The Nintendo 3DS has "turned the corner" following a shaky launch and early price cut, so says games industry analyst Michael Pachter.
Following news earlier this week that the system has passed the four million sales mark in the US faster than the Wii did, the Wedbush Morgan mouthpiece told Eurogamer that, though he was surprised the system didn't take off at its original pricepoint, sales are now well and truly back on track.
"It's very successful, but ran into a headwind given its relatively high price - which I incorrectly thought was the right price - and lack of third party software support," said Pachter.
"Now that we are seeing more first party titles at a lower price point, sales have increased. It's definitely turned the corner."
"I was surprised that it sold so few at the $249 price point, and its sales to date are exactly what I originally forecasted at that price," he added.
EEDAR VP Jesse Divnich agreed that Nintendo's handheld has ridden out the early storm, though added a note of caution for the future.
"With the strong rebound in 3DS sales, I think Nintendo is clear of the woods for now," he said.
"Going forward, however, we will closely be paying attention to software attach rates. Selling hardware is great, but it is only the first step. The health of any hardware is directly correlated to the amount of software consumers buy.
"The 3DS's slow start surprised us all, but once they announced the steep price cut we had little concerns that they would rebound," he added. "At such a great price, backed by strong first-party content, it shouldn't be of any surprise they were able to turn the corner."
Screen Digest's Piers Harding-Rolls also warned the platform holder against complacency following its bumper festive period.
"2012 will be crucial for the platform, as its sales momentum will decide how third-party investment in content development will be prioritised," he said.
"We expect the 3DS to continue selling, but Nintendo faces an increasingly competitive landscape and the hurdle of convincing third-parties to invest in the platform."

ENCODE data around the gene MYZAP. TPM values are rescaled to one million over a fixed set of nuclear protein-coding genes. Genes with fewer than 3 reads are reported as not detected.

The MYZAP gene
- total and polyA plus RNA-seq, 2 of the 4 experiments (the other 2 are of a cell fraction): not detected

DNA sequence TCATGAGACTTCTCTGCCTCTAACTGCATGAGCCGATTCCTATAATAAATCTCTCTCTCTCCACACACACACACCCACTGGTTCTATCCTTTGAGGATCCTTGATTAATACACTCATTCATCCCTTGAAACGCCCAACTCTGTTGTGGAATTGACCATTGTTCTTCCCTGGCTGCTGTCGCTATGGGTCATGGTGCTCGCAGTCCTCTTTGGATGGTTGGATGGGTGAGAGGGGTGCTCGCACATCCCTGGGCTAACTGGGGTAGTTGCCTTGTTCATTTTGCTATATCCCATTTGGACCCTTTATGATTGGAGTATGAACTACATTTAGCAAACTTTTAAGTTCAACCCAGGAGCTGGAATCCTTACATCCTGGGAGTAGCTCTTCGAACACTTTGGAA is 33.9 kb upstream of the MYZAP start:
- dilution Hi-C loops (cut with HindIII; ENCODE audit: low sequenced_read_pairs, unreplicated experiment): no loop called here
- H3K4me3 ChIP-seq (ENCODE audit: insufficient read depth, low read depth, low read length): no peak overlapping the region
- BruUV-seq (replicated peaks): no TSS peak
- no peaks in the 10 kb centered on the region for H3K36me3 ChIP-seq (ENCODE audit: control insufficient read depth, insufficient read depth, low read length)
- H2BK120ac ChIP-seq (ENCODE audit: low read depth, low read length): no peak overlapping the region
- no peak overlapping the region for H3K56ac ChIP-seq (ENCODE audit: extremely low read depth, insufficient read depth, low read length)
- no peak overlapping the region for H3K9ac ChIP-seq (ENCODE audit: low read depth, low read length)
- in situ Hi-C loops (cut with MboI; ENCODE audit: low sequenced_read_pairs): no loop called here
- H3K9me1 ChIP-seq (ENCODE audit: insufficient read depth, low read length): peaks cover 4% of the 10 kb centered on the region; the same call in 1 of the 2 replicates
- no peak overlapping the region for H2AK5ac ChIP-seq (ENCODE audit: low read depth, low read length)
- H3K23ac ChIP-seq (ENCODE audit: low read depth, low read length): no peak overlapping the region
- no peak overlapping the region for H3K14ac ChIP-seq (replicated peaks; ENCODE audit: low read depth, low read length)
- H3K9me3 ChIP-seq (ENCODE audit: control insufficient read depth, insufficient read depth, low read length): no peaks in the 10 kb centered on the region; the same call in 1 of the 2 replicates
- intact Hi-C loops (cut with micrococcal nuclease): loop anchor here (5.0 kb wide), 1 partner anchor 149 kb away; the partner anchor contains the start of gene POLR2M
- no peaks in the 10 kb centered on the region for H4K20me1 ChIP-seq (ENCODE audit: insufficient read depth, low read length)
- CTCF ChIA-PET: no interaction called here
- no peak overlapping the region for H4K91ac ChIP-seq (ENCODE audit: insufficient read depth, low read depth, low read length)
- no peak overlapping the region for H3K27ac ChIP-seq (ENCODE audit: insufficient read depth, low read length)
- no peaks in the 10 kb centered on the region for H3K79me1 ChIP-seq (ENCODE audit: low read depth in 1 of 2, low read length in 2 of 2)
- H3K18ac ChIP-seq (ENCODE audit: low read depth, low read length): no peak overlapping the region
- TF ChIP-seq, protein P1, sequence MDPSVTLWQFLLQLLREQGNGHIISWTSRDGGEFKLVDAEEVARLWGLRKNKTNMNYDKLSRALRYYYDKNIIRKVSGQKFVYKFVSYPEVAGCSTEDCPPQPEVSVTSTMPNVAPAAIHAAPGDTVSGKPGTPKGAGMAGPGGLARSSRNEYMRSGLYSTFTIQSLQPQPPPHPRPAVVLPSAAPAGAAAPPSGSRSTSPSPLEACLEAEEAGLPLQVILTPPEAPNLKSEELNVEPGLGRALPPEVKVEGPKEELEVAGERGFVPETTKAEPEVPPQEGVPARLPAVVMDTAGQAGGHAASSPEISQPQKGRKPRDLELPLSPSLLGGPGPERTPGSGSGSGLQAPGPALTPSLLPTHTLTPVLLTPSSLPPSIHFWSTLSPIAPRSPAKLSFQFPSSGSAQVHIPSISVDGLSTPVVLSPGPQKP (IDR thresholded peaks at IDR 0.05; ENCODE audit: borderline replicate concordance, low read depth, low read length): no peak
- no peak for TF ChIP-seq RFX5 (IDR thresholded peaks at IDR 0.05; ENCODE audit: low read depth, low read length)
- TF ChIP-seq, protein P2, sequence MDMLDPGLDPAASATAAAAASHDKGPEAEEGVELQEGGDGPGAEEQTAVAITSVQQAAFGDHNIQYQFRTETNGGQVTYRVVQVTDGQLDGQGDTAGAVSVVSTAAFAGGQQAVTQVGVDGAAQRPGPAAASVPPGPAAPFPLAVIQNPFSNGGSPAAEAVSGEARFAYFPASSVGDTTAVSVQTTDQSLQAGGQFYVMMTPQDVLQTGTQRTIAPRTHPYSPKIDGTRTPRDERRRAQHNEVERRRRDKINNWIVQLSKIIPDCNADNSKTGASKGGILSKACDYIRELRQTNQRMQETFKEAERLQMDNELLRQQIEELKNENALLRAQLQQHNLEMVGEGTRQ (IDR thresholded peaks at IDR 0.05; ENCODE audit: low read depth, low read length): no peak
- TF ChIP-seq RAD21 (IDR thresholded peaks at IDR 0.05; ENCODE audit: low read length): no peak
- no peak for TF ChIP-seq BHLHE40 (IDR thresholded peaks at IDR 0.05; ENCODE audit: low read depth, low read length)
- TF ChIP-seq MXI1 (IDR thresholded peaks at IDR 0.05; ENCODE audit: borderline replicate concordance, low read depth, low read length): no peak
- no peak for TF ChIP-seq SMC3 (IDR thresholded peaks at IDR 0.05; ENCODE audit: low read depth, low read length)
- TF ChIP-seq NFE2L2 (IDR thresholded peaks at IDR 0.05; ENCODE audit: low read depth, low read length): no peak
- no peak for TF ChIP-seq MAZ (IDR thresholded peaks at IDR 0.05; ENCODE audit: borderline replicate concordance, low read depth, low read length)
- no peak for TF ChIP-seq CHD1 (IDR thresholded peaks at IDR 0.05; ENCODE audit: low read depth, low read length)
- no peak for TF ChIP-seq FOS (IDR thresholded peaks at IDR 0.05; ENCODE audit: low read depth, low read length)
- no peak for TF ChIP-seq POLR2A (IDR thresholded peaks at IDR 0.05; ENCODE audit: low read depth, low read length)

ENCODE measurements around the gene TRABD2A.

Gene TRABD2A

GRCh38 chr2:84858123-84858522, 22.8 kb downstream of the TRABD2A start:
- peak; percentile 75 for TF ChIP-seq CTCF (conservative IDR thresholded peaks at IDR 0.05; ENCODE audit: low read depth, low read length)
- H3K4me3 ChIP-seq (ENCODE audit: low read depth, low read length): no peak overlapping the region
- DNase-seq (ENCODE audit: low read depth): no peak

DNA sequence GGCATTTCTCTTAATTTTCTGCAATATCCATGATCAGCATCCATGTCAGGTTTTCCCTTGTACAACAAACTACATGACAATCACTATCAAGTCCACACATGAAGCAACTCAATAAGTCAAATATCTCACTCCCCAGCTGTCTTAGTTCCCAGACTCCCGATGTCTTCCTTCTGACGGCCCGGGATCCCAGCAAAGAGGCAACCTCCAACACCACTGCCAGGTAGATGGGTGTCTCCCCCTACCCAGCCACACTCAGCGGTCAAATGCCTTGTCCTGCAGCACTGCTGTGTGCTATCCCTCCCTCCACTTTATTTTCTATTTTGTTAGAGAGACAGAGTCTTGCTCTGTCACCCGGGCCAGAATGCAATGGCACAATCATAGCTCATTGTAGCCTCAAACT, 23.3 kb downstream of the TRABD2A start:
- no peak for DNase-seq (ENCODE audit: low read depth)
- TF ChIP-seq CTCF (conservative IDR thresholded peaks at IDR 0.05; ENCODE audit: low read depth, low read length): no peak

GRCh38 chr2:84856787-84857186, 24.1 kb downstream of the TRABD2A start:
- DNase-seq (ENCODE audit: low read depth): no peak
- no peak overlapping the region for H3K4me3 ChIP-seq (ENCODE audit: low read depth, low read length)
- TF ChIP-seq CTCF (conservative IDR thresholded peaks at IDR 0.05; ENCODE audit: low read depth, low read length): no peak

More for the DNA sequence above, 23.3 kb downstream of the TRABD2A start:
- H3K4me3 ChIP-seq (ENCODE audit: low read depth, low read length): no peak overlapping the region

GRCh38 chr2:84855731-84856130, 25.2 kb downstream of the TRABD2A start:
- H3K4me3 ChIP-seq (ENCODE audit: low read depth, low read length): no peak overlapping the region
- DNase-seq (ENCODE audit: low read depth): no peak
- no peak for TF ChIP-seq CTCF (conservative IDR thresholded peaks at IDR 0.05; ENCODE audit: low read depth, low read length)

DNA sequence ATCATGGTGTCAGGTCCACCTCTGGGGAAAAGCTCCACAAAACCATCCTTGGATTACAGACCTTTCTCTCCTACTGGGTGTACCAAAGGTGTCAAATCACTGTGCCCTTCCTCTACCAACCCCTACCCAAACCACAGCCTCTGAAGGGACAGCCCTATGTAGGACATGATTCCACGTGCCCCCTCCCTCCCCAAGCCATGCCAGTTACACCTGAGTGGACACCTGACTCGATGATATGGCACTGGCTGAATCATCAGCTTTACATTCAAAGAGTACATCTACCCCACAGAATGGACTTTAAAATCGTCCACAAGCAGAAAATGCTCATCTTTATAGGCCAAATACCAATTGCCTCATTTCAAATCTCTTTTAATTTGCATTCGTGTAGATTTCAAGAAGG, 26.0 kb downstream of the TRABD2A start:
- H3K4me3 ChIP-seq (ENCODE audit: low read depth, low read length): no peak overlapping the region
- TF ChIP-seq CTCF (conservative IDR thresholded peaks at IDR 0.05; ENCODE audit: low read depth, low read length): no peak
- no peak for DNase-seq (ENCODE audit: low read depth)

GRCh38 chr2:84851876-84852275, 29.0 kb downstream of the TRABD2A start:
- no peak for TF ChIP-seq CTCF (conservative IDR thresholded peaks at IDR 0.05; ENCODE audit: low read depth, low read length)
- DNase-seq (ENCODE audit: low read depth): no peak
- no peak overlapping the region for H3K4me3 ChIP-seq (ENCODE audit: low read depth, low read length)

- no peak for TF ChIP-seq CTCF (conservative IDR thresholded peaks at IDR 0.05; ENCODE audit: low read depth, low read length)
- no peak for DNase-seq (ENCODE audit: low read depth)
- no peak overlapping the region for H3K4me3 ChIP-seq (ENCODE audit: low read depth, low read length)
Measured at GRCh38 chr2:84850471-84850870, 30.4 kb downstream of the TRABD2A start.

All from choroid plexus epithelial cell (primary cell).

All three agreed that it's unlikely the system will manage to catch the DS's lifetime total, which currently sits at around 150 million worldwide.
"I think anything catching the Nintendo DS will be incredibly difficult," opined Divnich.
"The key to catching the Nintendo DS would be appealing to the ultra-casual consumers, those who originally bought the Nintendo DS for games like Brain Age and Sudoku, which are now prevalent and cheaper on other platforms - tablets and mobile.
"But I don't believe topping DS sales is Nintendo's goal for the 3DS. Their goal, however, is to create a sustainable and healthy third-party environment which, as I alluded to earlier, means having high software attach rates that are generally driven by the core audience."
Pachter agreed that the rise of the smartphone makes emulating the phenomenal success of the DS a tall order.
"The emergence of smartphone games is eroding the casual market's support for dedicated gaming devices, and I'd guess that 30 per cent or more of DS sales were to casual gamers. That makes it tough to compete," he said.
"At the high end, we have renewed competition from Sony with PS Vita, so they should nibble away at the hard core, leaving Nintendo an addressable market for 3DS that is around 60 per cent as big as the addressable market for DS."
When asked, in the run up to the Western launch of the Vita, what lessons Sony can take away from the 3DS's rollercoaster first 10 months on shelves, Harding-Rolls replied:
"It's important to launch with a strong set of games, strong connectivity functionality, familiar social features and well integrated online platform, and at an aggressive price point.
"Under current economic conditions and taking into account competition from other types of portable/mobile devices, my own feeling is that PS Vita pricing will be the biggest sticking point for the platform in the post launch period months."
Pachter echoed those concerns over the Vita's Ł229 price tag.
"Sony is probably learning the hard way that pricing handhelds at the same level as the company's core console makes it hard to gain traction," he said.
"The 3DS tried and failed, and PS Vita is trying the same thing. We'll see if it works this time.
"My bet is that Sony will NOT lower the price right away - as Nintendo did - mostly because the 3DS had a pretty healthy profit margin at $249, and I think that the Vita is selling for only slightly above its cost to manufacture at that price.
"I don't see Sony taking losses to drive market share, so I don't expect them to cut price in 2012."